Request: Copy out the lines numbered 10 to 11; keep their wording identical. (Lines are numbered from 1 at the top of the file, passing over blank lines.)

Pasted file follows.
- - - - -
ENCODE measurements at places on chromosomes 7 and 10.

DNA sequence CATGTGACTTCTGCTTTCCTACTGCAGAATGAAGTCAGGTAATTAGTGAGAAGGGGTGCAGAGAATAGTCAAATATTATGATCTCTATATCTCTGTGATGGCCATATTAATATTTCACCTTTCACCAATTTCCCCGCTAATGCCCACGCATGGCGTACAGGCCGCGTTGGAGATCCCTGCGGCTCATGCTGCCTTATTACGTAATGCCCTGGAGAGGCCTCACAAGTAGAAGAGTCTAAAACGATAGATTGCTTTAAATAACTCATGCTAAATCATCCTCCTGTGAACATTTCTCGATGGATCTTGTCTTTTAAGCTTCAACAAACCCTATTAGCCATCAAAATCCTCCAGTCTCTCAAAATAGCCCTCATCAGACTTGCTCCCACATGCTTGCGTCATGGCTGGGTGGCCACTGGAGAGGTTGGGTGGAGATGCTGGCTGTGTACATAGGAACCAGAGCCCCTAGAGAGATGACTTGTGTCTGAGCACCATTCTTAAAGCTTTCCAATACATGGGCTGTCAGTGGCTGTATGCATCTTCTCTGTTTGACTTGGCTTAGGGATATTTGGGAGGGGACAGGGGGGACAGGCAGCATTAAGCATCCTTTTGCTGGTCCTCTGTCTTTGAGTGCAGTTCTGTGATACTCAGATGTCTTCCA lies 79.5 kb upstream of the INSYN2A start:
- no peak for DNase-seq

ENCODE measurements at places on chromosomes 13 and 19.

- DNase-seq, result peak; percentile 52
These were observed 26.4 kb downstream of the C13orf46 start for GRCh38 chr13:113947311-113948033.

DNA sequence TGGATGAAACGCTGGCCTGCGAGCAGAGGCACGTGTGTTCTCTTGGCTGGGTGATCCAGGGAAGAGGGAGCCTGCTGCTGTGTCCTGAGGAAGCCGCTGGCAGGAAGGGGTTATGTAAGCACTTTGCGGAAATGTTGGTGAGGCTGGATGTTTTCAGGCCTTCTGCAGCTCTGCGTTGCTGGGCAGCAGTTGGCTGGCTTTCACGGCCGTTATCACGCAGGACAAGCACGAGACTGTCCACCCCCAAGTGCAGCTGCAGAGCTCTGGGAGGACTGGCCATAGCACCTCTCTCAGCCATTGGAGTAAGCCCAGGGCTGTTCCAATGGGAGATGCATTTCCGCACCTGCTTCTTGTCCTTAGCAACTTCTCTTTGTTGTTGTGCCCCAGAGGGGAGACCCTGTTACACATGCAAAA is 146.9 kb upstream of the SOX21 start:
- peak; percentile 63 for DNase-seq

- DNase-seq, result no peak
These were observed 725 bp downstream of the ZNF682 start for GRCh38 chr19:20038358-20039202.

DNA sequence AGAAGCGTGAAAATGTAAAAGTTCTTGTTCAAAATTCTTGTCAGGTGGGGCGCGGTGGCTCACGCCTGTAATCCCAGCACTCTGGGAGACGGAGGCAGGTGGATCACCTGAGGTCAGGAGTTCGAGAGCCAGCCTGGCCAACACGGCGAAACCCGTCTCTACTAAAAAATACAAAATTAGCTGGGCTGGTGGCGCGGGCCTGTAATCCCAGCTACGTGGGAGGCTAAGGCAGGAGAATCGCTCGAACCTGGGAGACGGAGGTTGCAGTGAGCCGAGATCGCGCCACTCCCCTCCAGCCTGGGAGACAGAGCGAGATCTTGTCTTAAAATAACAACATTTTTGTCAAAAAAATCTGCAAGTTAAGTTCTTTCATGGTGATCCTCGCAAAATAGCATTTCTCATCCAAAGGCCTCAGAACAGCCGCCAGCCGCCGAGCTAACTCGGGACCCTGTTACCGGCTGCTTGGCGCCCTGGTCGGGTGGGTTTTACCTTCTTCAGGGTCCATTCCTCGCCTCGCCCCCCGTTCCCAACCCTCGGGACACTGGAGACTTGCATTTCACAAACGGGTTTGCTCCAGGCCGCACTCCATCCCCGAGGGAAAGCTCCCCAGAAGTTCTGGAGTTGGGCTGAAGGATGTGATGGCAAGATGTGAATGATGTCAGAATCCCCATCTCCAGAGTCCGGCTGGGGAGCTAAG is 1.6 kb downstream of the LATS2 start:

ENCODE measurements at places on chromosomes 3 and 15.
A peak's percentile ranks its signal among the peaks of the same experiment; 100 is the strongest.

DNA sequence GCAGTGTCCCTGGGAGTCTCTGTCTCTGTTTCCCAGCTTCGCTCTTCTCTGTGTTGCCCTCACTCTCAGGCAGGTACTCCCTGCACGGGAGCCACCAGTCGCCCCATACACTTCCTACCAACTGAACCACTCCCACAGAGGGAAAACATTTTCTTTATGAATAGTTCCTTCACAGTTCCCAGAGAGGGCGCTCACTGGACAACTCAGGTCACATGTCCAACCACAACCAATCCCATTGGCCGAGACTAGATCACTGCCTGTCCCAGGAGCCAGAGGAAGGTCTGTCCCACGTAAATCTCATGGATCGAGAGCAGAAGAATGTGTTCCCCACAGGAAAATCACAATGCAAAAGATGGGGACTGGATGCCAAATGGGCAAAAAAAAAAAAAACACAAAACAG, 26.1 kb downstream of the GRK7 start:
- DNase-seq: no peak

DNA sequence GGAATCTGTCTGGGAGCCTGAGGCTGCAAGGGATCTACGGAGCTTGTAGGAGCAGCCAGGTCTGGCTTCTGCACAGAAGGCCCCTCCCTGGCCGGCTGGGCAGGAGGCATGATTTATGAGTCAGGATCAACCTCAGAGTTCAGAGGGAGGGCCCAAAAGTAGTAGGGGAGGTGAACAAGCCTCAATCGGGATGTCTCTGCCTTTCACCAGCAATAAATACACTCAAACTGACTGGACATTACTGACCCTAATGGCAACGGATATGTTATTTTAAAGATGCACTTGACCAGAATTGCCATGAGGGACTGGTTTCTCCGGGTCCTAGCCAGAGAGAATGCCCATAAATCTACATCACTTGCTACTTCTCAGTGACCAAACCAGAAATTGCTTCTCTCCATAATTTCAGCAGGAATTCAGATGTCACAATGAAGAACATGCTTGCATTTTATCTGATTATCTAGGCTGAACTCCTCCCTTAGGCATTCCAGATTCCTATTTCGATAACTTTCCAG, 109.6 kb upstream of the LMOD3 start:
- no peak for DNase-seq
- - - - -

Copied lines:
These were observed 725 bp downstream of the ZNF682 start for GRCh38 chr19:20038358-20039202.

DNA sequence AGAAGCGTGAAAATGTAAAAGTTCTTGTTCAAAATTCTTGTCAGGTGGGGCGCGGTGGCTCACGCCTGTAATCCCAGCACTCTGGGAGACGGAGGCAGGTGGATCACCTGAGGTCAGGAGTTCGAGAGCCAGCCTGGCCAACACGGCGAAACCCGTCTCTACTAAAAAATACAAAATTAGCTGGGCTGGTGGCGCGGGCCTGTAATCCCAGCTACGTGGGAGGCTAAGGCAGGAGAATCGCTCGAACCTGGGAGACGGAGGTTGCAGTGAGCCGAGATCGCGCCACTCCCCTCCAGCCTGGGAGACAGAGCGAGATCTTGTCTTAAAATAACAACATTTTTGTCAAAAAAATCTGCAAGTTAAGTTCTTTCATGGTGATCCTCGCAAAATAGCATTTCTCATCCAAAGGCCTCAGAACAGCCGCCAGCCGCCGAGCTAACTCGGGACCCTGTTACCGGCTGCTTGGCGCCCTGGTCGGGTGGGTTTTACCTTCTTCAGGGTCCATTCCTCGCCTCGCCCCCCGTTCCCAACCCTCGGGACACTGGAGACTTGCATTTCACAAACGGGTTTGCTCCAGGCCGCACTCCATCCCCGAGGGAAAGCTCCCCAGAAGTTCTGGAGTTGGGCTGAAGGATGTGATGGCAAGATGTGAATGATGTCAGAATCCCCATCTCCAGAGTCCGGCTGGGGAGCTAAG is 1.6 kb downstream of the LATS2 start: